Many people digest the news via late night or comedy (panel) shows. For many this seems to be the sole source of information. John Oliver and Trevor Noah spend a lot of time explaining news context.

Now, laughing about the mistakes and hypocrisies of the powerful can be a good thing. However, there is a risk that by merely laughing about it we confirm the status quo, because if it’s funny it cannot be that bad. Maybe a reason, why people like Jon Stewart and Bremner are not around anymore. Comedy soothes us in and gives us a sense of meaning where anger would be required.

Putting Trump on comedy makes him more human.

The number of comedy panel shows in the UK is really overwhelming. This might be because they are actually easy to produce and the format doesn’t seem to wear out. It’s like having a chat for lonely people.

Comedians tend to be working or middle class and left leaning. However, social critique features very little. In the drive to capitalise on being part of the media machine/business they forget the role they could have. Many of them become celebrities, the same type they ridicule.

Standup comedians seem to rely on certain effects nowadays: swearing, description of slapstick moments (eg drunkenness), repetitiveness, dropping of random facts which are then picked up later in a close (to give the feel of some sophistication). Vulgarity has really increased in TV comedy, it seems to be the way to connect with a larger working class audience.

Don’t get me wrong, I do like comedy but I think we attach too much power to its creators. They cannot fulfil the social change that we desire.

I was reading Albin Aberg’s paper ‘The Reflexive Self and Social Media’ (Amsterdam 2016), it seems to be his MA thesis. He tries to explain how social media labour can be seen through the Marxist lense. How can we explain that people work for free on social media and create content and user data?

Aberg contrasts the view of Andrejevic, Fisher and Rey with that of Giddens. As a social media user the individual is always answerable to their audience; the timeline is forever available. We are dealing with spatiotemporal ‘displacement’. Control is possible without spatial presence. The timeline narrative has become a separate object.

Users need to construct a narrative which they share with the world. Facebook is obviously a panopticon – everyone can see and control others. Identity work limits us, we are now less experimental with our identity. Users produce content and a ‘servable audience’ via data.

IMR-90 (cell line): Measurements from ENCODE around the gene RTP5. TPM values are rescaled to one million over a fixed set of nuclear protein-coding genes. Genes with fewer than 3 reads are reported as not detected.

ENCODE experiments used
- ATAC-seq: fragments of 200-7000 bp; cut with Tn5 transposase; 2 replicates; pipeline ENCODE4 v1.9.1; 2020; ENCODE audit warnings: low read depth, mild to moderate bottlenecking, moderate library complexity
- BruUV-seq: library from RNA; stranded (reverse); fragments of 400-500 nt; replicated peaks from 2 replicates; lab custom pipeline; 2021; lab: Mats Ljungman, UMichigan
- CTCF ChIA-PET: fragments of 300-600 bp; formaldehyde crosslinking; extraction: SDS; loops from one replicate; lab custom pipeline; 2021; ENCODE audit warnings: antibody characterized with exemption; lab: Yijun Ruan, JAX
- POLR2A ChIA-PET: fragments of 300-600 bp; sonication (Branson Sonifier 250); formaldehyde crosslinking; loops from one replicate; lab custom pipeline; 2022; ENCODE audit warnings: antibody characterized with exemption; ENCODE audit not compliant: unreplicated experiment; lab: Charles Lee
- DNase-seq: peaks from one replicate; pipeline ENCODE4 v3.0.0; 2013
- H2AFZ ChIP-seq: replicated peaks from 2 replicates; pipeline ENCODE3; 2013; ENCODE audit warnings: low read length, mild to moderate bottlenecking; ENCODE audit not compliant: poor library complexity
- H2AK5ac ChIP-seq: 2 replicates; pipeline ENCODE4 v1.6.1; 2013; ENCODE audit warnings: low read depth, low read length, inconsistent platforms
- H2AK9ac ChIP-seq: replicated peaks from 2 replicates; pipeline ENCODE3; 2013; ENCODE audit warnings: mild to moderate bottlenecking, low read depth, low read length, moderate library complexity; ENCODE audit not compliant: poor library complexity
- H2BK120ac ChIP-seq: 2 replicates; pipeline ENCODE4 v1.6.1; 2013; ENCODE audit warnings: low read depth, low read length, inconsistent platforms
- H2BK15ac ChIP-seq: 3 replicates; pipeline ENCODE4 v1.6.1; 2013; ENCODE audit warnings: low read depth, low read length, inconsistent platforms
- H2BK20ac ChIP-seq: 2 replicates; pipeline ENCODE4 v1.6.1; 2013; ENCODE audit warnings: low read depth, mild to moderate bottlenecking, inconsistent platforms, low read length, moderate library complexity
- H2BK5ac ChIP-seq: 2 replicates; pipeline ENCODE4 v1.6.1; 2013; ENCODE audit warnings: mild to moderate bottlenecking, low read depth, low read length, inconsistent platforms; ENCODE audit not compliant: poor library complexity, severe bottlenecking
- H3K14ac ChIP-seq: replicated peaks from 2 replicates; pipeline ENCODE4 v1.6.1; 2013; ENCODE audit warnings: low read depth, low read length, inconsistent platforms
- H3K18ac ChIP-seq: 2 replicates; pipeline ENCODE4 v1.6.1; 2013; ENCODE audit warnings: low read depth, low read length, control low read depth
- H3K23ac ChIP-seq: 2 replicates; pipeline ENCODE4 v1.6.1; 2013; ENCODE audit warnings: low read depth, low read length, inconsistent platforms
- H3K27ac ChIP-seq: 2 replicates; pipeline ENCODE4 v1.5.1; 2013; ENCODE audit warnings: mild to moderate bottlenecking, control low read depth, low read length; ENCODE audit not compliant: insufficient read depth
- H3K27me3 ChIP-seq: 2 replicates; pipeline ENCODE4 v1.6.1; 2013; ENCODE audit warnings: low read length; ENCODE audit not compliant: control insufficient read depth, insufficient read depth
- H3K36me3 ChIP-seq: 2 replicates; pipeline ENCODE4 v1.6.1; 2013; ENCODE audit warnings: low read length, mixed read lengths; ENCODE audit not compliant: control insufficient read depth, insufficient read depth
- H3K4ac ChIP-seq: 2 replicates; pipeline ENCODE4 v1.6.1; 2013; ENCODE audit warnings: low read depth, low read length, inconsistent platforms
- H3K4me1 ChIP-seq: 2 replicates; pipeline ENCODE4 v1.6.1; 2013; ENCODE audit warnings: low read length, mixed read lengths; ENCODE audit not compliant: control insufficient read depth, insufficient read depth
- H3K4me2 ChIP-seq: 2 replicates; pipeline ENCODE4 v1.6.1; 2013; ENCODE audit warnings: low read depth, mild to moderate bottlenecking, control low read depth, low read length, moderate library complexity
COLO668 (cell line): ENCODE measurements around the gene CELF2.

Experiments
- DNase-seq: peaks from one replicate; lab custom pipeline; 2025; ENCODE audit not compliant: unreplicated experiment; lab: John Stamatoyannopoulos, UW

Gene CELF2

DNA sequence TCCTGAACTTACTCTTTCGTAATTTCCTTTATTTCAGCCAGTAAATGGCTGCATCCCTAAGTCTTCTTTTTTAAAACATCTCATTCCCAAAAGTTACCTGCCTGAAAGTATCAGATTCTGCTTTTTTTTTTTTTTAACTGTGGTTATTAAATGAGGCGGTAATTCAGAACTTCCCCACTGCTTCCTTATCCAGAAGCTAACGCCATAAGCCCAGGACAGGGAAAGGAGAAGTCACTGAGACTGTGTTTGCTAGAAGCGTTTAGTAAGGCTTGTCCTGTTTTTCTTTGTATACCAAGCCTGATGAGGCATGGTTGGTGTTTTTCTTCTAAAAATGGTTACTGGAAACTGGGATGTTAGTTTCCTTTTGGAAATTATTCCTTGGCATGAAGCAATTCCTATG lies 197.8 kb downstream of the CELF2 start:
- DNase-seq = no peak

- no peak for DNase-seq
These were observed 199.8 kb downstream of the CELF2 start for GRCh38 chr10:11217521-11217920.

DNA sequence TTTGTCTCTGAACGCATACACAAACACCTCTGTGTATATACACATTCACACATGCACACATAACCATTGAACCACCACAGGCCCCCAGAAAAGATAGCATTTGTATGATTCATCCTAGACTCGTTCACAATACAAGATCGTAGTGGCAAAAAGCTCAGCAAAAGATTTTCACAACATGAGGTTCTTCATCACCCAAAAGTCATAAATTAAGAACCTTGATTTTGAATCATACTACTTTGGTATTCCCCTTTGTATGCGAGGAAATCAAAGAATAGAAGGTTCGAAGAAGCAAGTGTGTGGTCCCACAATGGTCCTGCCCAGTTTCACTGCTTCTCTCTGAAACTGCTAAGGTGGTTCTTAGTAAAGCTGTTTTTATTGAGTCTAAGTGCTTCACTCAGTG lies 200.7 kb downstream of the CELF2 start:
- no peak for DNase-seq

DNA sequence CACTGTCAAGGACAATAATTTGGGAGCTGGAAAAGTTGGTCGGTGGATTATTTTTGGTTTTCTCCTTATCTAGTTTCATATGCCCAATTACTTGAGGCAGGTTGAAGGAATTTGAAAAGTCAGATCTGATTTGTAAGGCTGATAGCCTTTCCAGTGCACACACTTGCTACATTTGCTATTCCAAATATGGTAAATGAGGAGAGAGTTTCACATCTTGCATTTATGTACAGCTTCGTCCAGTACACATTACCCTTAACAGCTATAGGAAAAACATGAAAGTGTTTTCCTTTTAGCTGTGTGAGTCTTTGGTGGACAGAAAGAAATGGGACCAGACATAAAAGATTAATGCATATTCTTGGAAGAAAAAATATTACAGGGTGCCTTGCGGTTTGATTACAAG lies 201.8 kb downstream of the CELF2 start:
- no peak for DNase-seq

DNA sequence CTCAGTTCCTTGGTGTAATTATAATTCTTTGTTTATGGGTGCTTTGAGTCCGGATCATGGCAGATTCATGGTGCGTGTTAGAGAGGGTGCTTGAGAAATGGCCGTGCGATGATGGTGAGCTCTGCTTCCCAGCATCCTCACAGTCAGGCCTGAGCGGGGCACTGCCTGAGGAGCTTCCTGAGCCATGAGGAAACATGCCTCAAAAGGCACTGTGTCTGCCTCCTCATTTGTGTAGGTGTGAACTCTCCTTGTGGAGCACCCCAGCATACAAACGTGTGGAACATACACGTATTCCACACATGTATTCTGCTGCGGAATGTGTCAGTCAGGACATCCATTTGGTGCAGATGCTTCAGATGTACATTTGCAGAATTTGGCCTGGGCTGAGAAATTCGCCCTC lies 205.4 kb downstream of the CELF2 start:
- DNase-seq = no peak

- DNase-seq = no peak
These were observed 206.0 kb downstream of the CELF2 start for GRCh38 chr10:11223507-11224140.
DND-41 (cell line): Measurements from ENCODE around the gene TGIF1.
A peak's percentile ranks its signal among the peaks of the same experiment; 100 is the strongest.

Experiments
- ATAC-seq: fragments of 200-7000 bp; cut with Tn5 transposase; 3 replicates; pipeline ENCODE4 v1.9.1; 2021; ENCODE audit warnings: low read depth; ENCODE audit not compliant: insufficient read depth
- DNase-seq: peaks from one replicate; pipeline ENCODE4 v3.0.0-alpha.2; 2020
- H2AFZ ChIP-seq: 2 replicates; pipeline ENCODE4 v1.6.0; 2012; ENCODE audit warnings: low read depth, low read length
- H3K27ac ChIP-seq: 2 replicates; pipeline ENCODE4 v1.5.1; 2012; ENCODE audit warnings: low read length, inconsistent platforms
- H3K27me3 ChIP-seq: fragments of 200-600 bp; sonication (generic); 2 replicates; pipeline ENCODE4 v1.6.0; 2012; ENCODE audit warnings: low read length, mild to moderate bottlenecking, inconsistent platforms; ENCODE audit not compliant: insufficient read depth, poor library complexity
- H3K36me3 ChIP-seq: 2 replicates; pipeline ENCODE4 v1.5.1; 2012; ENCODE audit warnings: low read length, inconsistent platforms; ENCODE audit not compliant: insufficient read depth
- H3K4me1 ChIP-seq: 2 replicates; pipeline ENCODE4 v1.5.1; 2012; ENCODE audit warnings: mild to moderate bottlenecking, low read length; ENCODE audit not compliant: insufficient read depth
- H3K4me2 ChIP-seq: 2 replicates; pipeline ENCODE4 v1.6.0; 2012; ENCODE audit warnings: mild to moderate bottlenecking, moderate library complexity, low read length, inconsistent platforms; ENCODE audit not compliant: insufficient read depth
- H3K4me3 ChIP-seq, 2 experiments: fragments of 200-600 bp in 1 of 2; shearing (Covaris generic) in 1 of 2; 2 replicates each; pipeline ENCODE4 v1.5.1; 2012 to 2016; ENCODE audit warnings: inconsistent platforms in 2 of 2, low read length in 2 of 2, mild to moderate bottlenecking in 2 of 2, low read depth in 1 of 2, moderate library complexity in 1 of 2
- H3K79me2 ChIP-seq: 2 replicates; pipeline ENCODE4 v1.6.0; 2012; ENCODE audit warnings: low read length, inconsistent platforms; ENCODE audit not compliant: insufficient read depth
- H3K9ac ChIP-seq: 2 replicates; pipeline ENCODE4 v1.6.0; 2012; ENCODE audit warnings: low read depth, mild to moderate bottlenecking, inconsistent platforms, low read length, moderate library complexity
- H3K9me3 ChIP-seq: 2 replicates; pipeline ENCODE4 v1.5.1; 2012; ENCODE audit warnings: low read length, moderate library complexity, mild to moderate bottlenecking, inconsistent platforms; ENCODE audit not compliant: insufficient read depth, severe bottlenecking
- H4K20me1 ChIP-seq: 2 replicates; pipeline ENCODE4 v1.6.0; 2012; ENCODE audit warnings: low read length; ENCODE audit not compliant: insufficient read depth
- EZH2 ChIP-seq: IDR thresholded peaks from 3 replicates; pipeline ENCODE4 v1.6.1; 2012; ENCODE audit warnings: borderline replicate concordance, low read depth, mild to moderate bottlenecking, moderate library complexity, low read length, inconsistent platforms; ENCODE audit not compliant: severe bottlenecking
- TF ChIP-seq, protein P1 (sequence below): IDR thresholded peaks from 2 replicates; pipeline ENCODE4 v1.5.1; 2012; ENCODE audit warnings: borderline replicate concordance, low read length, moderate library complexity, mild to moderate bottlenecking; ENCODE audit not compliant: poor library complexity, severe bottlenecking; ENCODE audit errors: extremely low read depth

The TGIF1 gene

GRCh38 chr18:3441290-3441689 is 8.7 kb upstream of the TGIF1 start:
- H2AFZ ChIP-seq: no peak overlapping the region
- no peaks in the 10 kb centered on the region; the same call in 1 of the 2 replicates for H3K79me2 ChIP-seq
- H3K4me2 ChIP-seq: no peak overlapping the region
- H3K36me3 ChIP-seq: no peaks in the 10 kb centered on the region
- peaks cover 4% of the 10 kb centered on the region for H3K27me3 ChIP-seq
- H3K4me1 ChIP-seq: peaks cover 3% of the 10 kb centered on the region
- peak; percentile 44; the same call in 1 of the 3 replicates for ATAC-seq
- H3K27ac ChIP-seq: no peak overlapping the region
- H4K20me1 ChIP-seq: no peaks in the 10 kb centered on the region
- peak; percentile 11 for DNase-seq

Giddens sees (late modern) life as a project. Reflexivity is a constant mirror stage where the individual needs to create his ‘identity’ via self-interrogation. The individual needs to be seen to be in control by others. Because Facebook answers our call for reflexivity, we keep on expanding and using it.

Aberg summarises nicely: ‘It is in this relationship between exchange-value that is extracted through the commodified dataset in order to be resold to the user as targeted ads that the alienating aspect, and also the reflexive moment (for the individual in a vacuum) of Facebook is located.’

As a new form of exploitation we have the interweaving of brands and branded content into the identity of users (prosumption). This then leads the next user to continue the brand labour.

I always wondered about the message in ‘Charlie in the Chocolate Factory’ (‘Charlie’ from here). The story is too popular to be meaningless. Dahl seems to idolize poverty. But we have two versions of the rich capitalist, the profit seeking father of Veruca and the factory owner Wonka himself. Wonka employs unpaid drones: Oompa Loompas. Wonka satisfies and creates our desire for chocolate. Yet too much consumption (fat) is not good. We see the four sins of gluttony, spoiledness/overindulgence, gum and fame addiction, TV addiction (over stimulation).

Dahl’s vision is a very religious one, being poor is a virtue. But good things (factory ownership) come to those that are virtuous.

I think there are two ways it can be interpreted: One, Wonka is a good capitalist who wants to stress the good things about the system. He creates fairness (chance to win) for everyone who can afford chocolate. He is not profit but quality driven. Second, Wonka is neither good nor bad, he is eccentric, he is part of the system but he lacks empathy for (spoiled) children – he doesn’t see that it’s the parents’ fault. Maybe it is important for children to understand this ambiguity of life. We can hope but not expect goodness.

If Wonka was a real socialist (or prophet), why would he not give away chocolates to the poor?

You can read a few more views on Reddit, OfWealth, Vice, and LiteraryRamblings.

Marco Wehr wrote an article in the German FAZ about the secrets of genius – the main message stayed with me. Einstein claimed that you need nose and forehead to be successful (a genius) – symbolising curiosity and persistence. Scientific success (uniqueness) doesn’t require a very high IQ or very early triumph. But hard word will get you further. Breakthrough comes after long periods of dryness – drilling of thick timber.